Leading Change, Social Media for Ministries
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Influence and Interaction, Not Presence and Impressions

The potential to influence and interact with people using social media is unlimited, yet the focus of many ministry’s online efforts is on presence and impressions.

Presence: “Having a website,” or for many it’s “having an iPhone app.”

Simply being online is no longer valuable when there are millions (billions) of web pages, Twitter, Google+ and Facebook accounts all publishing content every minute of every day.

we no longer surf the webThis concept is key. Facebook’s and Twitter’s newsfeeds in particular have flipped this idea of “surfing the web” on it’s head. Information comes to us, when we want it, from the people we trust.

we shape the webLikes, RT’s, @ replies, comments on blogs and on Facebook and Google+ demonstrate the power of interacting and curating the content we see. Yet many ministries are still concerned about “being seen.” Without people interacting with the content you share the chances of being seen are small and becoming even smaller.

Impressions: “Running Facebook ads = Effectiveness” idea.

Online ads are sophisticated and will allow you to choose granularly who “sees” the ad. But being seen is no longer the goal.

“Internet advertising is so cheap (particularly Facebook and run of site network buys) that just about anyone can afford a million impressions, and a billion isn’t out of reach.

Pretty soon it turns into noise. An infinite number of impressions is dangerously close to no impressions at all.”–Seth Godin

It’s not only noise, but that information is being displayed in the least valuable places online. Studies examining how people’s eyes interact with newsfeeds reveal that they rarely glance over to the ad section. Additionally many users install browser plugins that block ads altogether.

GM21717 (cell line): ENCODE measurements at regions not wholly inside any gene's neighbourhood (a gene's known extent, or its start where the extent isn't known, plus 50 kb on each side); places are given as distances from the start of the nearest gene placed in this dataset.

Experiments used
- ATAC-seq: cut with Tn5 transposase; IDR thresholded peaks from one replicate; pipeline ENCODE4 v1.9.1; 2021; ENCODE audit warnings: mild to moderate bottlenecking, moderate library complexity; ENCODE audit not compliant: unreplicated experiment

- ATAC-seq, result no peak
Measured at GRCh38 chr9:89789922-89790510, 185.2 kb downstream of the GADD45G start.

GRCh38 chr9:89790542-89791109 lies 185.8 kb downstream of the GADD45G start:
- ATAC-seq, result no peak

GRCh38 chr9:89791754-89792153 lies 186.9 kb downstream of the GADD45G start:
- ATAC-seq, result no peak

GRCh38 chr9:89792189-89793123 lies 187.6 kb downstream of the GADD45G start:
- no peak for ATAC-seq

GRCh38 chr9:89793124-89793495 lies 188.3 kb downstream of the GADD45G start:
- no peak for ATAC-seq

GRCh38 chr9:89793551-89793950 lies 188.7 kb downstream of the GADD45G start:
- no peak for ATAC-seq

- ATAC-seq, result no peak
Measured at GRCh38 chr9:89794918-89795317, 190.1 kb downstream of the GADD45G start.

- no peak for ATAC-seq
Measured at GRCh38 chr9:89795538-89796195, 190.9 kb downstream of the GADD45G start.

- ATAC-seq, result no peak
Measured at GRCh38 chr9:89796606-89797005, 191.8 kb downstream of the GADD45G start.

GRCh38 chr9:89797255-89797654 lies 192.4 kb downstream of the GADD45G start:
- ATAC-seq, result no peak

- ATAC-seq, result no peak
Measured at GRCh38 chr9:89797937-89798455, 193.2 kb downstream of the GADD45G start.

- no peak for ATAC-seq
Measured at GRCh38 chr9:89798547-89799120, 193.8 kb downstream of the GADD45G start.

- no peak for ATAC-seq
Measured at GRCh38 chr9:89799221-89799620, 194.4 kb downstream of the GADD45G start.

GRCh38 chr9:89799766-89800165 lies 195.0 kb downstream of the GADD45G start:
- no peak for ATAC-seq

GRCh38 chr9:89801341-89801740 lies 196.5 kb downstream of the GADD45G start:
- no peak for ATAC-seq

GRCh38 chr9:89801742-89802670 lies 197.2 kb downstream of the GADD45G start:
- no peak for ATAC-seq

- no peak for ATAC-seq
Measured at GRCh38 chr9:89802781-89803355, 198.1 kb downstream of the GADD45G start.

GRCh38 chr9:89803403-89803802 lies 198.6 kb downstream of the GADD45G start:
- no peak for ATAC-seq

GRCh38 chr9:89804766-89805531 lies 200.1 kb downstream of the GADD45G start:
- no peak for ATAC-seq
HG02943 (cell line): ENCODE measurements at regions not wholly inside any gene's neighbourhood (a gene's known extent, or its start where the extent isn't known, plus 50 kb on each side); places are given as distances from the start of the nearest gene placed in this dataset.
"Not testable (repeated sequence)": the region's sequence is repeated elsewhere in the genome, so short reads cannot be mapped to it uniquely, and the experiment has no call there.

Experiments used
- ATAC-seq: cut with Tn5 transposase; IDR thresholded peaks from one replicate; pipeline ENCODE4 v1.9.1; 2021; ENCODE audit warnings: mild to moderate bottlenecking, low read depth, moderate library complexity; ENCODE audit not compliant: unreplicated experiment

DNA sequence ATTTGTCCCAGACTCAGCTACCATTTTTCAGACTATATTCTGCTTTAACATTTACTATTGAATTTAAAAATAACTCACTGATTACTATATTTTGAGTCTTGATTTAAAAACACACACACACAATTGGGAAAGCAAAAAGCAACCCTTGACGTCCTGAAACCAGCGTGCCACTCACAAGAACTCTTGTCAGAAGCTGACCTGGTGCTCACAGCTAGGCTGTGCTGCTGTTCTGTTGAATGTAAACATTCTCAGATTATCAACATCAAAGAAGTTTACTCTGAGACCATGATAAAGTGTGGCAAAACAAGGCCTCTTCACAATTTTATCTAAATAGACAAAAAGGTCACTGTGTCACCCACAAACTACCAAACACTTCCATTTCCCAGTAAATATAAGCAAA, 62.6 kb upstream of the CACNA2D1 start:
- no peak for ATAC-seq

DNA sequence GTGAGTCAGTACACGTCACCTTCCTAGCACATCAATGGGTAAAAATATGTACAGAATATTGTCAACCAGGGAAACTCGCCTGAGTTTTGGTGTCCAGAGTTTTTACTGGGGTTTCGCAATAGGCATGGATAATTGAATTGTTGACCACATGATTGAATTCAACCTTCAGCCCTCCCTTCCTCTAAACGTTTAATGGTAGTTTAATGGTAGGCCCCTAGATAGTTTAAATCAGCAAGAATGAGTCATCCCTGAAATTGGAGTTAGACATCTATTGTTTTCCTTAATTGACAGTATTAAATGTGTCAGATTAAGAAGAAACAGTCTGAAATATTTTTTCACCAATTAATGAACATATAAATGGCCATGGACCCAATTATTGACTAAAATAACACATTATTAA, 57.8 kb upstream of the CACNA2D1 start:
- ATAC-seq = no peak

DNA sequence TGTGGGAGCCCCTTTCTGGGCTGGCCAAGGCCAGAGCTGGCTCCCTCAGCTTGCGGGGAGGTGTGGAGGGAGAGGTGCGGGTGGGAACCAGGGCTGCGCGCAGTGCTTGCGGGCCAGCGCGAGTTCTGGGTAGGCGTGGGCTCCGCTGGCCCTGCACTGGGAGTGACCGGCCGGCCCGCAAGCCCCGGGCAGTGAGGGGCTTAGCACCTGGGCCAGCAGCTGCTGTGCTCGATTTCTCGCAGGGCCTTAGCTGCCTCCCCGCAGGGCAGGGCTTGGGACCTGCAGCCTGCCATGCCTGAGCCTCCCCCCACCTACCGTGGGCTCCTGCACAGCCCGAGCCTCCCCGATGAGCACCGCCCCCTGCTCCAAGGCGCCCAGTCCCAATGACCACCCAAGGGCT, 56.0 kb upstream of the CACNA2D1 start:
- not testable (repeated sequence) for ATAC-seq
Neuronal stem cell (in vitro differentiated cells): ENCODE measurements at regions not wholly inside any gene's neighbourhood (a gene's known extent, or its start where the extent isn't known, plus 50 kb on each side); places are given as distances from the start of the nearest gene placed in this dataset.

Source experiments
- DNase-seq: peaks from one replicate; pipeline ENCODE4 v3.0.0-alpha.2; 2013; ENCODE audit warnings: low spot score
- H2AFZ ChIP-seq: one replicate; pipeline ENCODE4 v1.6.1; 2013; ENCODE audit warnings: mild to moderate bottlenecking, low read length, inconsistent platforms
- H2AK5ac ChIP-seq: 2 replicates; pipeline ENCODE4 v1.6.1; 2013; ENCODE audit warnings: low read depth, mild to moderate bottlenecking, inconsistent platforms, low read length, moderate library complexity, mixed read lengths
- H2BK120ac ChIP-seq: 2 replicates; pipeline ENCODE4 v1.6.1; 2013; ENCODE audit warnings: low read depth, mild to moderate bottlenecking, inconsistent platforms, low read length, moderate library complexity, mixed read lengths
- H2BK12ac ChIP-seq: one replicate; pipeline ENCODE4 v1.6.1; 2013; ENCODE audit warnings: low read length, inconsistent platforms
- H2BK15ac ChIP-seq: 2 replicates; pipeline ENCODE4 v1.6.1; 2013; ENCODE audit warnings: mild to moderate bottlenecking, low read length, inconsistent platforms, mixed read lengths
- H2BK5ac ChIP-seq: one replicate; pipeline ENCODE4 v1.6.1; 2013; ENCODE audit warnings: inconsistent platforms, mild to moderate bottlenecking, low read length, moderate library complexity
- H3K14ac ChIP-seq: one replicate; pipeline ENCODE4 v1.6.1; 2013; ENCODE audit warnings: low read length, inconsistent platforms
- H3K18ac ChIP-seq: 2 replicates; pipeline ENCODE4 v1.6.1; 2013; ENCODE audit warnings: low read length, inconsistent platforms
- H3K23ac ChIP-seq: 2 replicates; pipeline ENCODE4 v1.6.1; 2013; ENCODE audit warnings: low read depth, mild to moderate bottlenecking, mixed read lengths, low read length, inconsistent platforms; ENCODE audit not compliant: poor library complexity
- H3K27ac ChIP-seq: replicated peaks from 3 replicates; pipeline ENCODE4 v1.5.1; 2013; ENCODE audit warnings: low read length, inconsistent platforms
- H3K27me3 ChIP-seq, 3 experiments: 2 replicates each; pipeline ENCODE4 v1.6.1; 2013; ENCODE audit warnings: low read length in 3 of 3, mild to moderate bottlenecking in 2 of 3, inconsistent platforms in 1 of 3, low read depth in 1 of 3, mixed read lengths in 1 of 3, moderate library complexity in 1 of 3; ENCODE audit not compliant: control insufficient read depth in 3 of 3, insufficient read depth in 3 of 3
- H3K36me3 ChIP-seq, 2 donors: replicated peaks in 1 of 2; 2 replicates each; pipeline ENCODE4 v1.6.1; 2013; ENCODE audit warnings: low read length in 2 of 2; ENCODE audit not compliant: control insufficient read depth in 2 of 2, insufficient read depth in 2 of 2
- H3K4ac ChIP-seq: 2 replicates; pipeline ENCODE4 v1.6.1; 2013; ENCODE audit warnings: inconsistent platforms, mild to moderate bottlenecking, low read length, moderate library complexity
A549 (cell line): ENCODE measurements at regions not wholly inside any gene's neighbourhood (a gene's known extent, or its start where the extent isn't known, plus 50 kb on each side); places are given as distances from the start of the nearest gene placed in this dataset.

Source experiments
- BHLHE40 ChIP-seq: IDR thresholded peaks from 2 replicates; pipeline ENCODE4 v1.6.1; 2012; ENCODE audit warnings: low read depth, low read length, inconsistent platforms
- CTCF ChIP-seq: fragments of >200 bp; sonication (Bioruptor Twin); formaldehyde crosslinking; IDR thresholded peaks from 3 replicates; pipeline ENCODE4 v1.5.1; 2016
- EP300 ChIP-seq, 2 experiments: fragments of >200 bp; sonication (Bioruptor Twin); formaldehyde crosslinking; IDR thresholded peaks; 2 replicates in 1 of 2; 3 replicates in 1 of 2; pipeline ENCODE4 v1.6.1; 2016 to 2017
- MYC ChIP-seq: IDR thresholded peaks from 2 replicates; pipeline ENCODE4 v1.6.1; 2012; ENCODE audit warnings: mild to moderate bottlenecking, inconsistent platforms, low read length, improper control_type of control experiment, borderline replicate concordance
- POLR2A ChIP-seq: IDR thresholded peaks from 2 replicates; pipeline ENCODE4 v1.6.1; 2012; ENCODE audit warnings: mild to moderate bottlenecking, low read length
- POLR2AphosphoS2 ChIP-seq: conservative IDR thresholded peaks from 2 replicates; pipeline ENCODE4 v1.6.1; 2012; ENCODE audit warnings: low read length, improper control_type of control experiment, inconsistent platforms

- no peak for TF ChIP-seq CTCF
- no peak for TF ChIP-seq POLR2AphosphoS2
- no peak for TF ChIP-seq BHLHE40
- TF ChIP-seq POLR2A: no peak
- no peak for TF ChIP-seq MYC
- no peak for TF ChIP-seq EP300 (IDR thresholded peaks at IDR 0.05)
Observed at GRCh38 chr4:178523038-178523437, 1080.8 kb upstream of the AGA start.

“Impressions don’t automatically get you permission. In fact, they might cost it.”–Godin

I like to think of permission as an opportunity to influence. It’s that rare experience where people actually stop (most of) what they are doing and consider your point of view. Ads are one part of the whole, and the least valuable in my opinion if you are talking about influence.

Most of the ads ministries run are about attending a meeting or event. To get someone to change the course of their day and attend something they have never or rarely been to is a serious commitment. Are ads really the best way to influence their behavior? Have you recently altered your schedule because of a Facebook ad?

I’d love to hear your thoughts on how you are working to influence others online outside of ads!

Images courtesy of Guerilla Marketing’s Slide Deck on Giving Substance to Online Influence. 

6 Comments

  1. We haven’t run an ad for over 3 years on Facebook because I’ve sensed the same thing – who is going to come to an even because of a random ad? And when you can get a prominent place on a news feed for free? It’s a no brainer.

    No brilliant ideas outside of stuff you’ve already written about – using pictures, having 10 people like/comment on a post, tagging people in pictures. But now that I think about it – all those are just seeking to get views. Not interaction. Interesting.

    I think Twitter is much easier to get interaction on – retweeting great articles, quotes, students’ thots.

    • it’s been humbling for me to think about how much of my mindset is still on getting people to look at something, not take action.

      i would add instagram to places where interaction is meaningful–the middle adopters are just starting to join, and it’s not filled w tons of noise from everyone and their mom.

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